He started experimenting immediately with lab animals and found that his idea worked. And then the next step obviously was to start working with women. But trying that became a little trickier because at the time birth control was illegal, so how was he going to find the women who’d be willing to participate in the studies? That’s where again where the story becomes really fascinating and complicated.
So this is where John Rock comes into the story. How did he help?
So Pincus was not a doctor, he was a scientist. He recruited a Catholic gynecologist named John Rock who was one of the most respected gynecologists in the country at the time, working at Harvard. Rock agreed to let Pincus use some of his patients who were coming to him for issues with infertility. So the very first people in this country who received birth control pills were women who were trying to get pregnant. So Rock and Pincus gave them contraceptives and said, “This is going to really make you infertile for awhile and maybe when you’re done you might have a hormonal rebound that will help your reproductive system.” Now [that idea] sounds crazy but it’s brilliant because it allowed them to test their pill and they found that in some cases women are able to get pregnant after they stopped taking hormones so it began to look like it was safe. So John Rock, who was Catholic and yet was willing to do this experiment, was able to give the research legitimacy and a respectable [public] face.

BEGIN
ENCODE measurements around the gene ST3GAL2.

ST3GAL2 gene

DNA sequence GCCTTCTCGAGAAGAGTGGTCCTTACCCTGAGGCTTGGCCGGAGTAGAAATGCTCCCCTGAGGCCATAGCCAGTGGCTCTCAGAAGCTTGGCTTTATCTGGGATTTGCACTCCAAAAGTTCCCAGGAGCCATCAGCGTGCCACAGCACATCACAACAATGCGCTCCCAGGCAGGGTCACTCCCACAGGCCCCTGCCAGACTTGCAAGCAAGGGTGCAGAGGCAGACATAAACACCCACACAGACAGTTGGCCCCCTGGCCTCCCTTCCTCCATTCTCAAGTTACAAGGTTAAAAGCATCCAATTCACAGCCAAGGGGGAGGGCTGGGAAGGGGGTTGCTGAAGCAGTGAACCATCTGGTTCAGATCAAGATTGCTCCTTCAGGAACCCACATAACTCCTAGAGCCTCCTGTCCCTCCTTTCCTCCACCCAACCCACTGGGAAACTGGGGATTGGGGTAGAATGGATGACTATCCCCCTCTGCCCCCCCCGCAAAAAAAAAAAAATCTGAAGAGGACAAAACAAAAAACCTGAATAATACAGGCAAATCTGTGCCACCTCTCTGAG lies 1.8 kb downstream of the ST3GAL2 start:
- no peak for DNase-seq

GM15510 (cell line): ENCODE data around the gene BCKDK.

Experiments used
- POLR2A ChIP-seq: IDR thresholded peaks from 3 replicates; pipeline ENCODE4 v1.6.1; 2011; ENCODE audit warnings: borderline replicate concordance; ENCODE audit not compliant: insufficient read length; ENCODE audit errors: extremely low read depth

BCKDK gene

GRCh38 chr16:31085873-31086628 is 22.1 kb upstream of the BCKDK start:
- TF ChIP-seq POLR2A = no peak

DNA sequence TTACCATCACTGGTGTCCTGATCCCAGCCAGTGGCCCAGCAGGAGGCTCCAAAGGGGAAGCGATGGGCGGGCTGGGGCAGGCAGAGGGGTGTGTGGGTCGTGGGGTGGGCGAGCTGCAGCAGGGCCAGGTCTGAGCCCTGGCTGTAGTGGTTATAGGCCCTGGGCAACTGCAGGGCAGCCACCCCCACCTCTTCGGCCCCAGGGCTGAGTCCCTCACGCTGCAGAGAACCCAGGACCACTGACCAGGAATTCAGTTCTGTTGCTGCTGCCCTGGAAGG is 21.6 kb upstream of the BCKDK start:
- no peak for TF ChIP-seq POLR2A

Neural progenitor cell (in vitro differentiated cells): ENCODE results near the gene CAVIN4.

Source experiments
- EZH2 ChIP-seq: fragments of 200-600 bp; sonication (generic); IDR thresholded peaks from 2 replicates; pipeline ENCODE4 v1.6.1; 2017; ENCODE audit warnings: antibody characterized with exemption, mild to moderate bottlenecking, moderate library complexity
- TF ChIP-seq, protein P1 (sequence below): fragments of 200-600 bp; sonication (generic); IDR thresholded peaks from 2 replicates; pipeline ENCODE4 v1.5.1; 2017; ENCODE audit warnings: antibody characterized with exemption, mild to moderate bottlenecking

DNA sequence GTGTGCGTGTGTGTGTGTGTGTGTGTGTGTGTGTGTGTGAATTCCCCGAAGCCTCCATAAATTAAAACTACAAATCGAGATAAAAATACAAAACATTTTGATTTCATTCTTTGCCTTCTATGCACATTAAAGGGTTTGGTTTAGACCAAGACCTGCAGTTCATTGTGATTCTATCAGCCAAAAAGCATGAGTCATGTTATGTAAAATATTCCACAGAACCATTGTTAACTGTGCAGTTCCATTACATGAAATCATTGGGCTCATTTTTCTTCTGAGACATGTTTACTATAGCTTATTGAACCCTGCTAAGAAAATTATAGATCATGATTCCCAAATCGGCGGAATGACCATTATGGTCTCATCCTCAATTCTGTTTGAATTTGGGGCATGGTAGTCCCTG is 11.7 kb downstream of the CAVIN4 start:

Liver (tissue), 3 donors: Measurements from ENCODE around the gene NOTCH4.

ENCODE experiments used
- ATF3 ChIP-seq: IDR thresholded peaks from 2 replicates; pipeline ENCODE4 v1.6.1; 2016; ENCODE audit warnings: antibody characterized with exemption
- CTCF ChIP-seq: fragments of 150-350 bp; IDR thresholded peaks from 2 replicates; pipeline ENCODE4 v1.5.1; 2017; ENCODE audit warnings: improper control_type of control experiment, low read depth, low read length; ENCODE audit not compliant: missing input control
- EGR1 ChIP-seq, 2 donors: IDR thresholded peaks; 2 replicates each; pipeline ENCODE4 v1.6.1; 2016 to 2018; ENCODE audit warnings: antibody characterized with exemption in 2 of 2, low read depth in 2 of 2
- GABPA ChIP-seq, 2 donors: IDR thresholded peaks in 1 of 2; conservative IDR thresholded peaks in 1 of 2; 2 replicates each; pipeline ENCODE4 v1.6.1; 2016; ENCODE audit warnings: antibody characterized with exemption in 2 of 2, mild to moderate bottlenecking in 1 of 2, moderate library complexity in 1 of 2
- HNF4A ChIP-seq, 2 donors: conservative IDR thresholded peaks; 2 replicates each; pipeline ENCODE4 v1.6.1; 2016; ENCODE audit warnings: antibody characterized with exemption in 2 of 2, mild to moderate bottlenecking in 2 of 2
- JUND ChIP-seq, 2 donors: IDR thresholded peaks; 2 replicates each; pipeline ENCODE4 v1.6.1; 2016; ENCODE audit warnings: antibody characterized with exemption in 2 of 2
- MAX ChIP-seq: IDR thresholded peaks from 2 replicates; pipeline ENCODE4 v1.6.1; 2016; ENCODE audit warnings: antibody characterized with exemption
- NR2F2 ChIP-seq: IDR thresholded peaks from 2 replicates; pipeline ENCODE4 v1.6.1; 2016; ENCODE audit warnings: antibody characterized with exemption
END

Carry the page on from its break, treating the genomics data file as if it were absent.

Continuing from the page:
How did Rock measure up against Pincus and Sanger in the public eye? They all seem to have been thought of differently in terms of public opinion.
Everybody knew Pincus and Sanger were radicals, but Rock allowed the project to have some credibility. And he tried to sell the idea to the Catholic church—of course the Church didn’t go for it, but the fact that he was able to make this argument bought them some time to continue their work. And they moved quickly enough that they were able to get away with it and get the pill out there to women before the opposition could really do anything about it.
Since it’s introduction, what has changed with regards to the science behind the pill?
Well, back then the doses were much too high. They were just so worried about making sure that it was 100% effective, they were giving women 10 milligrams of progesterone and that was causing all kinds of side effects. They now realize that you can get by with a mere fraction of that. However, the basic science of the pill is still the same. Progesterone is still at the heart of many of the most effective birth control products on the market. The fact that Pincus saw that Progesterone was the answer was really brilliant, and his work is still having a huge impact today.